Once there was a girl who did everything wrong. Take the time in 1963 when she took part in a wade-in to desegregate a public pool in Chester Pennsylvania. She almost drowned. She had been the only white girl in the demonstration. When the crowd took the pool by storm, she flailed and sank, and she was pulled out by a lifeguard who forcibly detained her as her Negro comrades were loaded into vans. The police refused to arrest her. They said she should go home and learn to swim.
“Did she?” Tamara asked. She was sitting in the bathtub, with her knees drawn under her chin. The tub was ancient, and the faucet leaked enough to draw a dull brown line across the porcelain.
“Eventually,” Beth said. “Your daddy taught her.”
So Beth had done it. She’d mentioned Ron. It was the third time that week, and though Tamara let it pass without much comment, that girl noticed. Tamara was the sort of girl who noticed everything. And if Beth was going to bring him up, these stories were as good a way as any.
Beth couldn’t remember when the stories started. It might have been the time she’d dropped a book in the bathtub. It might have been after a day of teaching French to sullen engineering students, when she could no longer contain her angst and let it weigh down the first line about the girl who did everything wrong which fell, like a lead sinker, into the cozy hour before she put her daughter to bed.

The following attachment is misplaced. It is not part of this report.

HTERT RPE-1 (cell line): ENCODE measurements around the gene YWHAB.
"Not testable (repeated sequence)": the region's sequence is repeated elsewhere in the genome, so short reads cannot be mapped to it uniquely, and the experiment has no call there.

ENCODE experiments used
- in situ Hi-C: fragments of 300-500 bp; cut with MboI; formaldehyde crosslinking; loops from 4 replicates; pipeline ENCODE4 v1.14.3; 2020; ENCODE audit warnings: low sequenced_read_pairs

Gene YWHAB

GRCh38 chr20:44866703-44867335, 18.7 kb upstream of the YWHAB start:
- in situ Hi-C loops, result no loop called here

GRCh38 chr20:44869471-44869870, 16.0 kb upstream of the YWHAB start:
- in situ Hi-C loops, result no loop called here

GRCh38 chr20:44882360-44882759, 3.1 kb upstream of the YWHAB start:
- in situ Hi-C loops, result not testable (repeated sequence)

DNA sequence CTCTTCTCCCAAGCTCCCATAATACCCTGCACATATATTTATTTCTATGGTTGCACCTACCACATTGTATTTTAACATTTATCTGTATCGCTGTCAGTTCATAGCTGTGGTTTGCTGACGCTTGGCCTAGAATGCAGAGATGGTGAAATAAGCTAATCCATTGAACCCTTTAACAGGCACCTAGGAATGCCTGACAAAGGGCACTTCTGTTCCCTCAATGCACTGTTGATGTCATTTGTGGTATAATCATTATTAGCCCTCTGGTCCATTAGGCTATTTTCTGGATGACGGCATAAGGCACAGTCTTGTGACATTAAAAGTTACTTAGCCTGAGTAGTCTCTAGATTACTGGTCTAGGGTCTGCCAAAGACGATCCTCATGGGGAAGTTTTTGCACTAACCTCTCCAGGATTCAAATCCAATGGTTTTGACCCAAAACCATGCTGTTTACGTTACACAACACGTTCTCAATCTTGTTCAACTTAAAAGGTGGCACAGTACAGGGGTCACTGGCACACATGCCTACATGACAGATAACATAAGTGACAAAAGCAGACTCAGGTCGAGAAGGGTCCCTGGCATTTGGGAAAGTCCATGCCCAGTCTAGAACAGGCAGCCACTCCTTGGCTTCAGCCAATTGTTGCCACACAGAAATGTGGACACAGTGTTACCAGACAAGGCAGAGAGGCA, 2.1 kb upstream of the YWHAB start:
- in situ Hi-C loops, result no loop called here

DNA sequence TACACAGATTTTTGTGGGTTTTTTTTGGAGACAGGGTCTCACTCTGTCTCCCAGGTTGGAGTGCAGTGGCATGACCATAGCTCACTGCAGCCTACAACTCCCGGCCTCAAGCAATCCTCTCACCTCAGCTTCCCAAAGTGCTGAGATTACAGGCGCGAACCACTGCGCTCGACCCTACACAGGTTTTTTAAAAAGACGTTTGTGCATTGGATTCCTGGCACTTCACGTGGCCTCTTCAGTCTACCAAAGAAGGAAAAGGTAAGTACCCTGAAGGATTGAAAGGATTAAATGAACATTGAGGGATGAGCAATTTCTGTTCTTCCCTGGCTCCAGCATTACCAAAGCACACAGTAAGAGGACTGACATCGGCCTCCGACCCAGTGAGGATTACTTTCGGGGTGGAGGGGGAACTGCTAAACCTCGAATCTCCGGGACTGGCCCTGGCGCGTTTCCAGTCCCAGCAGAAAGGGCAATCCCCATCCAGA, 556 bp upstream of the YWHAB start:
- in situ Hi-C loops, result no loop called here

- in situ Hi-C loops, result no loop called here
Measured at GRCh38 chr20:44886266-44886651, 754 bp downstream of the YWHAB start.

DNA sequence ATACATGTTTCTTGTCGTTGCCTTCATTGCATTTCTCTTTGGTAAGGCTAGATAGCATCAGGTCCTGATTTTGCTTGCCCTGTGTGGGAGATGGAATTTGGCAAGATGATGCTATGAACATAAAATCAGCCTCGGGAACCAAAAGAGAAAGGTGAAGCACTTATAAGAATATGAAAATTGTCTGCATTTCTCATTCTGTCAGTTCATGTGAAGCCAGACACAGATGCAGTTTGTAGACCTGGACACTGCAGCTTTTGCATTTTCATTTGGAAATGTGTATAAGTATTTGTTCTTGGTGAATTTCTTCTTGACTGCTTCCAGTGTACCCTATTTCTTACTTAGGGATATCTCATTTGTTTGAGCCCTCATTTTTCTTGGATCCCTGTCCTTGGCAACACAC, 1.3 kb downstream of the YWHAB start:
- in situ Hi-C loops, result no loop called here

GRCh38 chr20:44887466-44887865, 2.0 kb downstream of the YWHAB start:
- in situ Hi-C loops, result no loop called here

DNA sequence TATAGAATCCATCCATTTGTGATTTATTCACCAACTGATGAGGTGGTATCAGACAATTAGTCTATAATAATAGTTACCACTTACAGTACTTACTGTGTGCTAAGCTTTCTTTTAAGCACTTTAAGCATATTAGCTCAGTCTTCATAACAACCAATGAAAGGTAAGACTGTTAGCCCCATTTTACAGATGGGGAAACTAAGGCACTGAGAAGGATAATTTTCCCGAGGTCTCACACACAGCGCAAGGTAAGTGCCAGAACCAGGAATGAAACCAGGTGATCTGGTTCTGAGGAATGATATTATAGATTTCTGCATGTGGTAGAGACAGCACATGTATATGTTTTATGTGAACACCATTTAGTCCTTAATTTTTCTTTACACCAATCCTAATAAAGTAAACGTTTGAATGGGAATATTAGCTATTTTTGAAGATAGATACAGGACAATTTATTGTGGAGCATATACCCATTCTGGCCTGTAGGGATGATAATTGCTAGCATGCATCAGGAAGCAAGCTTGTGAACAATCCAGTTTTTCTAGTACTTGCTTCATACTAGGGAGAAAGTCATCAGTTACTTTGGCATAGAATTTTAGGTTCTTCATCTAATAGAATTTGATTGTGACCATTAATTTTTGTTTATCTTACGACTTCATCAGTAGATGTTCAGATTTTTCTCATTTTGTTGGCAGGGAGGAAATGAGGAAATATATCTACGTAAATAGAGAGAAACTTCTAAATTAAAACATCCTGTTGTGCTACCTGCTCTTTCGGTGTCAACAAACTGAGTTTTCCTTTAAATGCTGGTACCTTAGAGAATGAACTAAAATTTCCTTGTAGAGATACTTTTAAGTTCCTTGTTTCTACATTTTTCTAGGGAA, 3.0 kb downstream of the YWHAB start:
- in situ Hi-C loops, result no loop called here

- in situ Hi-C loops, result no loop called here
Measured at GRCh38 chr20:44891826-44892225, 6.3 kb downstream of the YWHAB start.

Those were hard years. Beth was teaching part-time at two colleges and starting her dissertation, and she and her daughter occupied the top floor of a house full of graduate students who considered Beth bourgeois because she kept her own refrigerator. But the stories were a success. Tamara couldn’t get enough of them. Beth rationed her to one a day, at bath time. Tamara wanted to hear about the time the girl crossed the wrong street searching for a open store where she could buy a mop, or drove down the wrong Mississippi highway and hit a cow, destroyed her car, and was picked up by two elderly and terrified Negroes who hitched that car to the back of their pick-up truck and drove her as far as they dared. This time, Beth did end up in jail. The old men were arrested for running a towing service without a license.
“Was daddy arrested too?” Tamara asked. Her voice was tentative.
‘Not that time,” Beth replied. “No, then I was on my own.”
But that was not quite true. She’d shared the cell with a local prostitute who slept with her skirt hiked well above her waist, and a foul-mouthed teenaged girl who exchanged banter with the matron, mainly about Beth, hardly the cellmates Beth expected when she’d volunteered for Freedom Summer. Of course, Beth had been charged with prostitution. Also, the words “on my own” implied self-pity, and Beth had been too busy to feel anything like that at the time. No, that came later. Feeling came later.